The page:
Who Occupies Your Mind?

Who Occupies Your Mind?

Imagine there was a podium in the middle of a town square. Only five speakers were allowed at the podium every day. The discussion topics were clearly outlined for the speakers, designed to improve the morale of the citizenry. The podium became the informational center of the town; it created the collective reality of the people that lived there.

Your mind is like that podium. Only a certain amount of conversations can be held every day. And what will the conversations be about? Will they improve your morale? Will they provide positive information to guide your life? These conversations in your mind will create the reality of your life.

The greatest challenge in life—removing negative conversations from your mind. Removing negative speakers from the podium.

You should learn to have prejudice. You should learn to discriminate. Not everybody has a worthy conversation, or a positive message. Many people merely want to pour their unhappiness into you. They’re unable to solve their problems, so they want to share their misery. They’re not looking for a solution—merely an audience.

Who occupies your mind? The answer should be clear—only the greatest thinkers of humanity. Only the people who are successful in life. Only the people who are active, instead of passive. Only the people who are “doers.”

There is a war for possession of your thoughts—you must fight to control the battlefield.

When I Was a Young Man, I Wanted to Change the World

When I Was a Young Man, I Wanted to Change the World

I came across a beautiful quote:

When I was a young man, I wanted to change the world. 

I found it was difficult to change the world, so I tried to change my nation.

When I found I couldn’t change the nation, I began to focus on my town. I couldn’t change the town and as an older man, I tried to change my family. 

Now, as an old man, I realize the only thing I can change is myself, and suddenly I realize that if long ago I had changed myself, I could have made an impact on my family. My family and I could have made an impact on our town. Their impact could have changed the nation and I could indeed have changed the world.

Author: Unknown Monk 1100 A.D.

Well put. The first point of change should be ourselves. By doing that, we provide a model for others. And it’s this model that can serve as a vehicle for larger change.

Have you ever had a personal success? Found a great partner, lost a lot of weight? If you have, then you know that people will come out of the woodwork to find you: they will call you out of the blue, ask you how you accomplished what you did, etc. Conversely, many others will feel jealous of your success. They will bemoan the fact that the good fortune fell your way, instead of theirs. Either way, your personal gains created a ripple effect.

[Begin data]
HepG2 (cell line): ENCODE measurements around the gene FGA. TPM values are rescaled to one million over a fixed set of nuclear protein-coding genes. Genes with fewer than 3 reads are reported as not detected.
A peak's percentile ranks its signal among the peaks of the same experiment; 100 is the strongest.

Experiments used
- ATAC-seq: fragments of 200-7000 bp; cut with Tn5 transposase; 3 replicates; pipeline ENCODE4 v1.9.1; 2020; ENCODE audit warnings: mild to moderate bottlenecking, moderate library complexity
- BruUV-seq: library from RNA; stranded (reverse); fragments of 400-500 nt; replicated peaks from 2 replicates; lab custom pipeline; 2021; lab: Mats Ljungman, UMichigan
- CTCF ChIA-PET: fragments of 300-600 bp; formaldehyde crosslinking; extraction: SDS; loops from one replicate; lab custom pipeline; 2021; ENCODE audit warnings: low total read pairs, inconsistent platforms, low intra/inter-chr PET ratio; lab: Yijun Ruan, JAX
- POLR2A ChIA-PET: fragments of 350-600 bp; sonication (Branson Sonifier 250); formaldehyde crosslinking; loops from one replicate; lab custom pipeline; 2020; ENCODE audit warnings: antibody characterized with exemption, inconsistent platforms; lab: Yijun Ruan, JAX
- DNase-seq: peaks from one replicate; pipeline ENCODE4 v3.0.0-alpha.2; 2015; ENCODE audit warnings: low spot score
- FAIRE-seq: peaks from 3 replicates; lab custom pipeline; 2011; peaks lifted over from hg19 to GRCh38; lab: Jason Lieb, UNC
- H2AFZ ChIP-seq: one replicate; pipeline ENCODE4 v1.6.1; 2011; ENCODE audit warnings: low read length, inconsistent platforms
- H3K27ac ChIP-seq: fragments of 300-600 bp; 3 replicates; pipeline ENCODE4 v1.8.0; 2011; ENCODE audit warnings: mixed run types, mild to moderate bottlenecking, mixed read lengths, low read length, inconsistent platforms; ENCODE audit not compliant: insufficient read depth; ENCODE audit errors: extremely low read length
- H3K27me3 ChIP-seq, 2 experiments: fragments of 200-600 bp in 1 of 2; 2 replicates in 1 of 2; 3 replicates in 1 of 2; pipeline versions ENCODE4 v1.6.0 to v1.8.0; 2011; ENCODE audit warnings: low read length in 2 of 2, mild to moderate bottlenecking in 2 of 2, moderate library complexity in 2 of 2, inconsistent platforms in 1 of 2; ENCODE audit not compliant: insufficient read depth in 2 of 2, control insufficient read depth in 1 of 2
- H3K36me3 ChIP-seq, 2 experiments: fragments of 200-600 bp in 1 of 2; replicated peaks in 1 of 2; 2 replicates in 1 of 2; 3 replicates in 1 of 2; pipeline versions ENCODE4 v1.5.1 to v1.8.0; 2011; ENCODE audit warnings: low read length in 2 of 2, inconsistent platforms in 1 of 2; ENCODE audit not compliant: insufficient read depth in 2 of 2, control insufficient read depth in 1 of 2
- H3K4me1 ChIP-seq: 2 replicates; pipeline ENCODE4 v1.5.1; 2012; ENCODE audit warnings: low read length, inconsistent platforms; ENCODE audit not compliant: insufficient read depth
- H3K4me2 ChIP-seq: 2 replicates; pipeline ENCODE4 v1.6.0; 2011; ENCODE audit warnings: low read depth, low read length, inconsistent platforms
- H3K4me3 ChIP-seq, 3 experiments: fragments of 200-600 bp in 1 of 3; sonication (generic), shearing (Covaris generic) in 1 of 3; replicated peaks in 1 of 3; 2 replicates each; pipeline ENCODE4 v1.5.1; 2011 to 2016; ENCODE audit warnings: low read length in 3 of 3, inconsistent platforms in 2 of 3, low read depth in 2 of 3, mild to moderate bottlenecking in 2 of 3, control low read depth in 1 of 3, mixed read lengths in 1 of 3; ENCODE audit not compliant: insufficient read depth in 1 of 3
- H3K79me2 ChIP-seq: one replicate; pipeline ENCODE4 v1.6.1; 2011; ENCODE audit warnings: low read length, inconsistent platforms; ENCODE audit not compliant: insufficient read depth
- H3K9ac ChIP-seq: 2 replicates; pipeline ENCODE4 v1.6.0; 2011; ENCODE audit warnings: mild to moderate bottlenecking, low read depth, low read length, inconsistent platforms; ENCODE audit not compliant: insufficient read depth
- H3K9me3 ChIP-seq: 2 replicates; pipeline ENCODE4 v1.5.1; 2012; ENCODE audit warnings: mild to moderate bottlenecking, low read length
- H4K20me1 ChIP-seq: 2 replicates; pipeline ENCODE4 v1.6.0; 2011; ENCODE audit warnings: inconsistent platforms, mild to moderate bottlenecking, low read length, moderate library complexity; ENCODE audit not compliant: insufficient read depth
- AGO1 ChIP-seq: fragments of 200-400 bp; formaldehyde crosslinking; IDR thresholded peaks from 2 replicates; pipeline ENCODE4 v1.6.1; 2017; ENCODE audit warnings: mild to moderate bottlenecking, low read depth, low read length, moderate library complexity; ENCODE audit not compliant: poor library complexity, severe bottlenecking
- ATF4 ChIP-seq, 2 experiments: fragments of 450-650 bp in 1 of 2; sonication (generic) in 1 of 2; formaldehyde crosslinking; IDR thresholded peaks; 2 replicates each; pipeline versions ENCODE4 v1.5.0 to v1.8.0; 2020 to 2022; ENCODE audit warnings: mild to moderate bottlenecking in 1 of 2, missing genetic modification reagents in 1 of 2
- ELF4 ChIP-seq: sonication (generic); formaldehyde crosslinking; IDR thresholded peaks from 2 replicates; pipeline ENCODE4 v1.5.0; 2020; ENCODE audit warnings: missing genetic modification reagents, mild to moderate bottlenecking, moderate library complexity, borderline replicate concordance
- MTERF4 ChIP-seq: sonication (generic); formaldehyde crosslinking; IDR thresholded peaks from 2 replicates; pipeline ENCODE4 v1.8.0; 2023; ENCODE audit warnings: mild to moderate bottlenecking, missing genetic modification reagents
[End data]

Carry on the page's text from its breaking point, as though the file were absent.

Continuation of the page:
Get Moving Immediately

I recommend that you do 27 things when you wake up—but make sure that all those things center on YOU. Lift weights, do exercise, practice your guitar, make your lunch for the day, etc. Then when you’re finished, you’ll be better able to help others. That’s because you’ll be more complete as an individual. And only a complete individual can help others become complete. Remember, you cannot give others something that you don’t have.

Review Your Goals

Also, I recommend that you review your goals frequently. Do you have goals written down? You should. Take a periodic review of these, making sure that you are accomplishing what you set out to do. Remember that pyramids are not built in a day; they are constructed one brick at a time. Have you done the little steps today? Have you made the important phone call, or sent the important letter? Stay focused on your goals. Only then will you be able to reflect back later with a positive sense of accomplishment.

Reflect on Your Progress

Finally, take time to reflect at the end of the day. You might want to save time, say half an hour, to take a walk around the neighborhood. Do you have reflection time? Do you meditate on what you do? Again, you should. It’s important to have perspective. Educational theorists have stated that students never learn material unless they periodically rest; in short, they never have time to process the information if they never take a break. So it’s important to provide yourself with reflection time. This will give you important perspective on the actions of your day.


Many young people want to change the world. But it’s important to remember that change starts with ourselves. Being the best version of yourself should be the imperative goal. Everybody is not perfect, true. And perhaps we can never reach that state of perfection. But we should, at the very least, be an excellent version of our ourselves. Only then can we begin to change the world.